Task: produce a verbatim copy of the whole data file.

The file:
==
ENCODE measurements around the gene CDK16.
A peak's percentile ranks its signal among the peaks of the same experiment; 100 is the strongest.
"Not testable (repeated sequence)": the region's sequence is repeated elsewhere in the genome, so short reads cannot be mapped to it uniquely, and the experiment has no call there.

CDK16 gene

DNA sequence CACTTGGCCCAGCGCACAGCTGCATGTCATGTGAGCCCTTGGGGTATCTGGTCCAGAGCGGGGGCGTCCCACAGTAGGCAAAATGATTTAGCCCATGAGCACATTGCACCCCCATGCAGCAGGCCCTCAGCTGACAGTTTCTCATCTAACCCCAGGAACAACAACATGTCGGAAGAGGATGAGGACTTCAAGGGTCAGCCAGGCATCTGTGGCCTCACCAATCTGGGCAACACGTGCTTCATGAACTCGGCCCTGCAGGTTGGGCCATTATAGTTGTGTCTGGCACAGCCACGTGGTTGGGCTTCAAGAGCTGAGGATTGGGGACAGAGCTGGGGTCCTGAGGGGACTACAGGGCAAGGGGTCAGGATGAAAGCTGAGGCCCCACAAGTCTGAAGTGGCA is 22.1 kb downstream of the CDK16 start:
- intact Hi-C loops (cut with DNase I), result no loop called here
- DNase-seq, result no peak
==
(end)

ENCODE measurements around the gene CDK16.
A peak's percentile ranks its signal among the peaks of the same experiment; 100 is the strongest.
"Not testable (repeated sequence)": the region's sequence is repeated elsewhere in the genome, so short reads cannot be mapped to it uniquely, and the experiment has no call there.

CDK16 gene

DNA sequence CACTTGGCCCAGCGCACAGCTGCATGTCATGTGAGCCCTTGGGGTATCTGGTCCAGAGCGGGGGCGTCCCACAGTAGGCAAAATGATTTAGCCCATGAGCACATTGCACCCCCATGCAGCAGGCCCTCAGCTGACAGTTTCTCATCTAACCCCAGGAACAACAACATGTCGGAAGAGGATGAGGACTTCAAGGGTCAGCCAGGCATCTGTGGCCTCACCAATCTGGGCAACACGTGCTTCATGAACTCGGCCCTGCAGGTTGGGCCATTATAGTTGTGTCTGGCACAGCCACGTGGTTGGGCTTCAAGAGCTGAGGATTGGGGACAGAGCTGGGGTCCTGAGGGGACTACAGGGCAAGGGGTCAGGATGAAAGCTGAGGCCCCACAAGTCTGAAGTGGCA is 22.1 kb downstream of the CDK16 start:
- intact Hi-C loops (cut with DNase I), result no loop called here
- DNase-seq, result no peak